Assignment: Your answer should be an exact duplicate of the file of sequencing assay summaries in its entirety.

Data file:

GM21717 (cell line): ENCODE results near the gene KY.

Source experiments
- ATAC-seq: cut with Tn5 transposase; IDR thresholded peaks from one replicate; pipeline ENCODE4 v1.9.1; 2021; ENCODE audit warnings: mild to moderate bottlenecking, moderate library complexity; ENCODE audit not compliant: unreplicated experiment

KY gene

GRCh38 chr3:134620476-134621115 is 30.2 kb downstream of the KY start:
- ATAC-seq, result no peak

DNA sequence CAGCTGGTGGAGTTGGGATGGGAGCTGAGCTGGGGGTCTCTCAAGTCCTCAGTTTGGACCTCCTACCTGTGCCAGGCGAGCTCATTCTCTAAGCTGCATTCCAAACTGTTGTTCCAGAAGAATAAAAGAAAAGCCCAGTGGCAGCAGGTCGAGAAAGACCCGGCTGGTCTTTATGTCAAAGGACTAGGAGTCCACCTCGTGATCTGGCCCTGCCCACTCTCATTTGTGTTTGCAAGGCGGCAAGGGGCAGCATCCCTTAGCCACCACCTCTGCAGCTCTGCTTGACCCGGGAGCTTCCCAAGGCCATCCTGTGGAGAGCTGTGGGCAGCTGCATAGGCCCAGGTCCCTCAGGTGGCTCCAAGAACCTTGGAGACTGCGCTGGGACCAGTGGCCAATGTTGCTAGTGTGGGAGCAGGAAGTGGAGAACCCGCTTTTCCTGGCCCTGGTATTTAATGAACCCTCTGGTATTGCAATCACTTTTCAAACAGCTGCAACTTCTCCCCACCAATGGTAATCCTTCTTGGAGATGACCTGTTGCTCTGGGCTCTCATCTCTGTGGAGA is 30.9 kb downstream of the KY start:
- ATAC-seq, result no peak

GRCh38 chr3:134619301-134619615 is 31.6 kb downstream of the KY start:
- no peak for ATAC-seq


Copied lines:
GM21717 (cell line): ENCODE results near the gene KY.

Source experiments
- ATAC-seq: cut with Tn5 transposase; IDR thresholded peaks from one replicate; pipeline ENCODE4 v1.9.1; 2021; ENCODE audit warnings: mild to moderate bottlenecking, moderate library complexity; ENCODE audit not compliant: unreplicated experiment

KY gene

GRCh38 chr3:134620476-134621115 is 30.2 kb downstream of the KY start:
- ATAC-seq, result no peak

DNA sequence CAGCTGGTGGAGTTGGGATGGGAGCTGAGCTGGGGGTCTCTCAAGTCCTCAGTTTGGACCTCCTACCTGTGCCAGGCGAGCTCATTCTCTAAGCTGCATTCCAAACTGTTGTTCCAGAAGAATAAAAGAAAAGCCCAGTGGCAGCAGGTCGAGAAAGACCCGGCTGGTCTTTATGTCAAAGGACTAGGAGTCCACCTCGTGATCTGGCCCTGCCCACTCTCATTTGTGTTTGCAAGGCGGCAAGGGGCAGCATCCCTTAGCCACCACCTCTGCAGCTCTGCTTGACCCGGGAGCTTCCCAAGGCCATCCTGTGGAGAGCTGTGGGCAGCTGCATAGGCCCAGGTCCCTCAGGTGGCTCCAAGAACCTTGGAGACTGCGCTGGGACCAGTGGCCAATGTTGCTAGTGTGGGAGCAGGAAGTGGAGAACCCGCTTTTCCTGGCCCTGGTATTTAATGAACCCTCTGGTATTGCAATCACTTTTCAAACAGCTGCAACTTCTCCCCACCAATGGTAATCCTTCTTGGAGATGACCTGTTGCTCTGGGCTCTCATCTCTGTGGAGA is 30.9 kb downstream of the KY start:
- ATAC-seq, result no peak

GRCh38 chr3:134619301-134619615 is 31.6 kb downstream of the KY start:
- no peak for ATAC-seq